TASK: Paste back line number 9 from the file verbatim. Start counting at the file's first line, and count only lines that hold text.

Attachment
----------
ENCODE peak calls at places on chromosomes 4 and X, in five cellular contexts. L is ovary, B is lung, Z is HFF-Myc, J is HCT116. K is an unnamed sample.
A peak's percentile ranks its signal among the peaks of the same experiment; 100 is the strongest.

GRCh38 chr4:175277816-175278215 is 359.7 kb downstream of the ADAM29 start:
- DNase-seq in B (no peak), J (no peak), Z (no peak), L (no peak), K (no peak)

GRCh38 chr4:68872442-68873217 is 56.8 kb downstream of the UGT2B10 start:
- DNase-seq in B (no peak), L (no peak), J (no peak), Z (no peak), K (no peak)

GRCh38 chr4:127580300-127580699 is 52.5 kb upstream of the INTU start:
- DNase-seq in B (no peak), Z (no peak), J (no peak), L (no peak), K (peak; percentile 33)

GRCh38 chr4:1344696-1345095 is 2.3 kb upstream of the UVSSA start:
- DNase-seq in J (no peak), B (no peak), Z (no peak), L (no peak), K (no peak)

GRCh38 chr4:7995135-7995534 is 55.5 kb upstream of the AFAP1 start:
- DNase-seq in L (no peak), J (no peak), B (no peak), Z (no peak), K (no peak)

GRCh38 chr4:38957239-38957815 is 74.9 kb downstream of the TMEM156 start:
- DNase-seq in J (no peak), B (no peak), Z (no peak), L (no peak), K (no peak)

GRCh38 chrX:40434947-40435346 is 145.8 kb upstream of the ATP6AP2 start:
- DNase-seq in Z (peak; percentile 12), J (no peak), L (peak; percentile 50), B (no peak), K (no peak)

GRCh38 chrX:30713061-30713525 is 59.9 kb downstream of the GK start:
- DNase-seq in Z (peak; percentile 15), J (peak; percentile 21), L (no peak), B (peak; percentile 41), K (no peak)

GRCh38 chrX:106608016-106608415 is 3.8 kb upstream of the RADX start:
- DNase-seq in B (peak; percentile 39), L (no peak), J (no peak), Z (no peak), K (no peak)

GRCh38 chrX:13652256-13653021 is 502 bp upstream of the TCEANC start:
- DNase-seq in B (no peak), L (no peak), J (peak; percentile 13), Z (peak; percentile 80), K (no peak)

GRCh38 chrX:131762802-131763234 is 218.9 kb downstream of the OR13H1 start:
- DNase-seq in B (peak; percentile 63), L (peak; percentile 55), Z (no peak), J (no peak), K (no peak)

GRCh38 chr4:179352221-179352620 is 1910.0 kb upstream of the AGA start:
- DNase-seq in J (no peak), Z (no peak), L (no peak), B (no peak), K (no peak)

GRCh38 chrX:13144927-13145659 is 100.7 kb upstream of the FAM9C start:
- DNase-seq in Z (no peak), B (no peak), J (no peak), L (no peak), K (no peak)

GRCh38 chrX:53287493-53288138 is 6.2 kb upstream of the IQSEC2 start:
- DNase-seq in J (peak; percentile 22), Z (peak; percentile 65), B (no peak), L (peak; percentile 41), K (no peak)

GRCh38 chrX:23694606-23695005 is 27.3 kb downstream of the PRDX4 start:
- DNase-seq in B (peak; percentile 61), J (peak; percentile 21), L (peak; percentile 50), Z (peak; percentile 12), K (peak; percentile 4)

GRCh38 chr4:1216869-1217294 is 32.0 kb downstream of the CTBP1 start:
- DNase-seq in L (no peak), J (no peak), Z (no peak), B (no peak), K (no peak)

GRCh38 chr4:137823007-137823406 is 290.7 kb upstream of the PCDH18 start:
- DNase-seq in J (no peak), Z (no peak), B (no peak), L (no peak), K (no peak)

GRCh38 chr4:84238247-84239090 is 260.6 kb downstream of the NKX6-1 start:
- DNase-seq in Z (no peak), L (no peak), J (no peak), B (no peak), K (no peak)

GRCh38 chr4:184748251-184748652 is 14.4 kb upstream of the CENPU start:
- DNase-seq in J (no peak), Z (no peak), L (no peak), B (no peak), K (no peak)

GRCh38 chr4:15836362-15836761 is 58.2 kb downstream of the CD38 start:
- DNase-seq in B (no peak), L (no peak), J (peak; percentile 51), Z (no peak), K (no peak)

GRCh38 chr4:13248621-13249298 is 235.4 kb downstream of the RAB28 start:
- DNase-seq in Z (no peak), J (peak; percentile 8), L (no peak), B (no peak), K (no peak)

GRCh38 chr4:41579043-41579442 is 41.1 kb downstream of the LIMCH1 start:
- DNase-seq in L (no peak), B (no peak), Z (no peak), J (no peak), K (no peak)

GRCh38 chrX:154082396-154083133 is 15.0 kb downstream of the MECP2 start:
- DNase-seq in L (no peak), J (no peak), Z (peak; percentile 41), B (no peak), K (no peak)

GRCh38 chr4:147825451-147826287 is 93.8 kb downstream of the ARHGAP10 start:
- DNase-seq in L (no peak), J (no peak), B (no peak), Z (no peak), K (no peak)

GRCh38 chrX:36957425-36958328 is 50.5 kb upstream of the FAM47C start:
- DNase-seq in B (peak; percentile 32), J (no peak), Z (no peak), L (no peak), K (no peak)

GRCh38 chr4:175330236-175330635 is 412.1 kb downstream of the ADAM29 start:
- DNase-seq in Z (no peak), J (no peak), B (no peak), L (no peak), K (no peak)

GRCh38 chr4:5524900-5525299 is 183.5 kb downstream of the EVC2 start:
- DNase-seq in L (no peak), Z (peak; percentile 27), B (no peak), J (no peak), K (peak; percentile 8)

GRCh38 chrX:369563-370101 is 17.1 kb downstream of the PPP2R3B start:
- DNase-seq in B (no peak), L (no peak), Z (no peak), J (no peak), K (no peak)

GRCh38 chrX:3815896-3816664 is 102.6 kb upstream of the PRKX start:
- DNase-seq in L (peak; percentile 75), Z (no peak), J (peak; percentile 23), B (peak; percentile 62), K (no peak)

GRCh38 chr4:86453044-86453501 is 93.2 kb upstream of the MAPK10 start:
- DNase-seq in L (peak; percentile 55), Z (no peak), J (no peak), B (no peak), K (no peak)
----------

GRCh38 chr4:1344696-1345095 is 2.3 kb upstream of the UVSSA start: